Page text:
Education Initiative Preps Students To Read At Grade Level

Greg Taylor
Greg Taylor
Elisabeth Chun
Elisabeth Chun

An aggressive education initiative is underway to give every Hawaii child the tools to read at or above their grade level. The "W.K. Kellogg Foundation" donated 10-million dollars to the campaign. Here to tell us more are Executive Director of "The Good Beginnings Alliance," Elisabeth Chun, and W.K. Kellogg Foundation Vice President of Programs, Greg Taylor.

ANGELA KEEN:  Greg, you're here in Hawaii for this project, how special is Hawaii for this?

GREG TAYLOR:  It really is a primary state for us; we've worked with states all across the country and Hawaii has a historical connection with us so it's very important work that's going on here.

ANGELA:   Why do we have a historical connection?

GREG:  We believe that readiness in the community starts with community based partners and Hawaii's a legacy of communities working together on behalf of their children, was really something that we wanted to build on and move forward with the work.

ANGELA:  Liz, there are some statistics that say only 52% of third graders in Hawaii read at or above their grade level...

ELISABETH CHUN:  They're not reading at grade level.

ANGELA:   How astounding is that to look at those numbers for Hawail?

ELISABETH:  It shows an area in which we need to concentrate and if we want the rest of the children reading at grade level at third grade, we got to pay attention to what happens to them in the early years.  We call it "P3" which stands for "Provisions for Early Learning Through 3rd Grade".  So how do we work with the early education community and the providers and parents to help support both pre-literacy and pre-math skills working in ways that are culturally responsive to the families and how then do we align that and work with our K3 teachers to make some of the programs more developmentally appropriate and really meeting the children's needs as they transition into the K3 schools.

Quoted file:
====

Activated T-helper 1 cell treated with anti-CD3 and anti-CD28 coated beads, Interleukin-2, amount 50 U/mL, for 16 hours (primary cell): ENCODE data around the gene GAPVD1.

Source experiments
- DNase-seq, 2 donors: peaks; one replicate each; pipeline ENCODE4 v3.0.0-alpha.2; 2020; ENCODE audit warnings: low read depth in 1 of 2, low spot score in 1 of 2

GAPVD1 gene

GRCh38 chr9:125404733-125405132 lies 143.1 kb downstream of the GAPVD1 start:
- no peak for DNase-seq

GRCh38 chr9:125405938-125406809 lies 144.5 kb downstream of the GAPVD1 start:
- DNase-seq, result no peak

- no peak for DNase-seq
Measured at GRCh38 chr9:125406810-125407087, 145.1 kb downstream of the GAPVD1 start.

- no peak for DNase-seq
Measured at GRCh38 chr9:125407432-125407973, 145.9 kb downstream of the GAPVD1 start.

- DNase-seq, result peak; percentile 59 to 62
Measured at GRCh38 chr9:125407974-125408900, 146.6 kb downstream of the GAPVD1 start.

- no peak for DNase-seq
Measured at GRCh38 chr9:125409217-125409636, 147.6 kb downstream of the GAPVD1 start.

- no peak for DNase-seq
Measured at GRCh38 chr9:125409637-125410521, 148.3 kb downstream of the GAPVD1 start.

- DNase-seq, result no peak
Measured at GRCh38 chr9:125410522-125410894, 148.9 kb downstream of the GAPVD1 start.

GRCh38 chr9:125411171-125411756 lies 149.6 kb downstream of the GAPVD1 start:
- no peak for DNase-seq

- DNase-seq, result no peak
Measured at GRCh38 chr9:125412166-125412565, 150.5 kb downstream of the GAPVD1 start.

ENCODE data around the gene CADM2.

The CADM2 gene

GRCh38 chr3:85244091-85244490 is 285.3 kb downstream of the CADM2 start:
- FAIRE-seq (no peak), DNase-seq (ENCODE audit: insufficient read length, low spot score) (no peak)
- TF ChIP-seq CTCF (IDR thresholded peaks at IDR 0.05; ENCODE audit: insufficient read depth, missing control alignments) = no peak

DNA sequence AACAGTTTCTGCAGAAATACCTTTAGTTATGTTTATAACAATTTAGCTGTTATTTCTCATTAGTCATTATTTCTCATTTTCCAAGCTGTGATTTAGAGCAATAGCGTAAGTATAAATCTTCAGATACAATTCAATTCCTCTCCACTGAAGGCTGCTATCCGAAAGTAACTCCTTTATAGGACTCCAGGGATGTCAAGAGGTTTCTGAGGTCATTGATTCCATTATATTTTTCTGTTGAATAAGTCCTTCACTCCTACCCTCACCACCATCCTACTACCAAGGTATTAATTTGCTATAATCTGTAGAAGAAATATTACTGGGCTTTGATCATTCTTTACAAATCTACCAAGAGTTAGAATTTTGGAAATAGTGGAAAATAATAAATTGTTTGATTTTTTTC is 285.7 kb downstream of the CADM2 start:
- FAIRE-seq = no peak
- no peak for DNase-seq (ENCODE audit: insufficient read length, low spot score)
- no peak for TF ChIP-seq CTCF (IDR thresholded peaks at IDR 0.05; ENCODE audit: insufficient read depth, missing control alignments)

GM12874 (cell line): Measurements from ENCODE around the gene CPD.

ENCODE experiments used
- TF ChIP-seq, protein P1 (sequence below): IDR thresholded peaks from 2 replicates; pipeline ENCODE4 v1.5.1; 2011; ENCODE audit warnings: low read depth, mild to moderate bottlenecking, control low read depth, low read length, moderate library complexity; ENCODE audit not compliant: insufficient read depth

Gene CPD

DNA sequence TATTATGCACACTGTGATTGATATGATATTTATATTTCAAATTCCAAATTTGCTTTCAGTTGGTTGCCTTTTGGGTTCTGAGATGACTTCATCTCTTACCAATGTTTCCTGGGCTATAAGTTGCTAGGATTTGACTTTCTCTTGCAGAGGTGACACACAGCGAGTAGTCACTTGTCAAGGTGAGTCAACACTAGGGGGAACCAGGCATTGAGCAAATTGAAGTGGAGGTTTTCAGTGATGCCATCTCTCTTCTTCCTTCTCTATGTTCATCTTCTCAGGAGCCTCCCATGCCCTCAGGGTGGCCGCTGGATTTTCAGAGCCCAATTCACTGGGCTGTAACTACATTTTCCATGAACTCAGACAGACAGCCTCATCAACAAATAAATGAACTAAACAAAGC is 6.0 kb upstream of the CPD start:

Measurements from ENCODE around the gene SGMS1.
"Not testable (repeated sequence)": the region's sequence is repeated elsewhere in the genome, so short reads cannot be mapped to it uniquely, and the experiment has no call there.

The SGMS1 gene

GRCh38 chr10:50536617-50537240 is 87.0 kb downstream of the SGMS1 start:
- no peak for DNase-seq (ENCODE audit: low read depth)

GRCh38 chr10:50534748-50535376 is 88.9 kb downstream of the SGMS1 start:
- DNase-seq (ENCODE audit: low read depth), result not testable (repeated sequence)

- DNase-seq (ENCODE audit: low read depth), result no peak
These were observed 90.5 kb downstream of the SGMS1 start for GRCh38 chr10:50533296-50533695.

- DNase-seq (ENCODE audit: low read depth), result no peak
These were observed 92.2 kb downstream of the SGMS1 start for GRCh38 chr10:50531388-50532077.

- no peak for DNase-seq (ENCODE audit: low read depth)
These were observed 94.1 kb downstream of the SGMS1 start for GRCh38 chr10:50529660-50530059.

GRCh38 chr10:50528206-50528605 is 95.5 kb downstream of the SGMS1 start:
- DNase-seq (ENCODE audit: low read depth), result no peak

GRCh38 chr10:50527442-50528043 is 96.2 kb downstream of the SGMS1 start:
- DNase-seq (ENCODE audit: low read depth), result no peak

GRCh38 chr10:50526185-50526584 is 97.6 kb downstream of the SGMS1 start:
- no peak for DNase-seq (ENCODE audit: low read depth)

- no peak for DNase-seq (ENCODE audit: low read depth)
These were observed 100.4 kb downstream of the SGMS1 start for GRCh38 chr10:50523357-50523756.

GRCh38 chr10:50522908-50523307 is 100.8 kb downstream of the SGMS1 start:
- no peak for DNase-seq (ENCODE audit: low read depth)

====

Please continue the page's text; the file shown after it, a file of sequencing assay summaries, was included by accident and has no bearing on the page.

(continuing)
ANGELA:   In Hawaii, a lot of parents are busy working two to three jobs so they can make it so they don't always have the oversight to look at homework and reading.  What can the schools do, what can the parents do?

ELISABETH:  This is a partnership and this really is what the initiative is all about so parents, for literacy, the most important thing is to read to your child every day.  Find ways to get to the library to read to your child and schools, to encourage parents involved in that reading, having parents come in and read to their children even at school and improve the literacy work that we do.

ANGELA:   Greg, 10-million-dollars is a lot of money, is that just for Hawaii or all across the country?

GREG:  It's just for Hawaii, and what we're really excited to use these funds really is to build on the partnerships that exist that we want to re-engage and keep engaged the business community because we know the private sector is really important involved in this work.  We want to build on the work that's already going, where young people and community and parents and advocates are working together improving the outcome of their children so this money is to go directly to communities and existing partnerships to help young people meet their learning goals so we're really excited to be here.

ANGELA:   Are there any particular schools that you're looking at as examples?

GREG:  We have some relationships with some local schools.

ELISABETH:  Kamaile and Maili in Waianae, we've been working very closely with them.  There are also some schools on Kauai and Lanai.

ANGELA:   Having a fifth grader getting ready to go to sixth grade and having difficulty in learning how to read in third grade.  I really see where you're coming from with this initiative.  Thank you for joining us.